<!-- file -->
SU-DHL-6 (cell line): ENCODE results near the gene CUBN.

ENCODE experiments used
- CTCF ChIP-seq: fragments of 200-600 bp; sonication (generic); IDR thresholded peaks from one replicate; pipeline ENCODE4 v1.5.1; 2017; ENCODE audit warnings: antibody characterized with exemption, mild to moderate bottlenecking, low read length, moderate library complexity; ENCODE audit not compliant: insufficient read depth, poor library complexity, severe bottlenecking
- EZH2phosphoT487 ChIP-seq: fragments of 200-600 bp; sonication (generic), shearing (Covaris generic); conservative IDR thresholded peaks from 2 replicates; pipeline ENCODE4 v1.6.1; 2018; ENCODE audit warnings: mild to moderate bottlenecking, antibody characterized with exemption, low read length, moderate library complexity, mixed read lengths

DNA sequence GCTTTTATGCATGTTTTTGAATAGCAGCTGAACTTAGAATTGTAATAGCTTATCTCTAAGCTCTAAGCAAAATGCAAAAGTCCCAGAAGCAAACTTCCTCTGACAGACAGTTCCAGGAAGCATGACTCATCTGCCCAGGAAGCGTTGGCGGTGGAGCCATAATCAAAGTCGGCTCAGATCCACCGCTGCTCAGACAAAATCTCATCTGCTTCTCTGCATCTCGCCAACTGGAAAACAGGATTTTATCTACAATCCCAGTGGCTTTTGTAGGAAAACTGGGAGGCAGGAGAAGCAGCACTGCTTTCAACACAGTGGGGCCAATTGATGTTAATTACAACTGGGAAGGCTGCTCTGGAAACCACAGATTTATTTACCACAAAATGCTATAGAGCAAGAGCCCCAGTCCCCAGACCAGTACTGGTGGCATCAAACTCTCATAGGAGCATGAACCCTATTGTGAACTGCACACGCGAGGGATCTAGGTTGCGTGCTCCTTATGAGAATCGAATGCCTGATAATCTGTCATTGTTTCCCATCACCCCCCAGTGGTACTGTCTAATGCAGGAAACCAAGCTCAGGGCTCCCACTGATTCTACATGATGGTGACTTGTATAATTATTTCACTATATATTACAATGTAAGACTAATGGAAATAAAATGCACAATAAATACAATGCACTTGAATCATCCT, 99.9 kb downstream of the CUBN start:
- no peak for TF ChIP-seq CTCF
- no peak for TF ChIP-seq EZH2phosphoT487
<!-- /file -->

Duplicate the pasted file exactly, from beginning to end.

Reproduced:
SU-DHL-6 (cell line): ENCODE results near the gene CUBN.

ENCODE experiments used
- CTCF ChIP-seq: fragments of 200-600 bp; sonication (generic); IDR thresholded peaks from one replicate; pipeline ENCODE4 v1.5.1; 2017; ENCODE audit warnings: antibody characterized with exemption, mild to moderate bottlenecking, low read length, moderate library complexity; ENCODE audit not compliant: insufficient read depth, poor library complexity, severe bottlenecking
- EZH2phosphoT487 ChIP-seq: fragments of 200-600 bp; sonication (generic), shearing (Covaris generic); conservative IDR thresholded peaks from 2 replicates; pipeline ENCODE4 v1.6.1; 2018; ENCODE audit warnings: mild to moderate bottlenecking, antibody characterized with exemption, low read length, moderate library complexity, mixed read lengths

DNA sequence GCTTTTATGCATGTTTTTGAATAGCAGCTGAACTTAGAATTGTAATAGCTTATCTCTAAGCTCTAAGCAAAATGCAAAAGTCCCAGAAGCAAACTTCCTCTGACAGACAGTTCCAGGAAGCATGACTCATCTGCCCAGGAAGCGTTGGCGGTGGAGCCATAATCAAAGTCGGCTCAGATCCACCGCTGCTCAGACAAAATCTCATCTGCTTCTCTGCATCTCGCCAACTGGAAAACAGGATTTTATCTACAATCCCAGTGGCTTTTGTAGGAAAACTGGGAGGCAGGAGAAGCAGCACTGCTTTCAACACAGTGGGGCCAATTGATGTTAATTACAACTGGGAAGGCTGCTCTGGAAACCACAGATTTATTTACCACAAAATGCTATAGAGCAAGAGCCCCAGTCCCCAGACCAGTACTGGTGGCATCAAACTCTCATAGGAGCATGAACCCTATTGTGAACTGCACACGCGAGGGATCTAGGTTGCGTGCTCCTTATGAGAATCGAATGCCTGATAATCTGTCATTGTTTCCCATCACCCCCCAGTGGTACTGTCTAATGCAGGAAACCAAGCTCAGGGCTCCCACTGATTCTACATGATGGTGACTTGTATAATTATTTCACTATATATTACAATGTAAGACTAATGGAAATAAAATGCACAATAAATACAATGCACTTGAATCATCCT, 99.9 kb downstream of the CUBN start:
- no peak for TF ChIP-seq CTCF
- no peak for TF ChIP-seq EZH2phosphoT487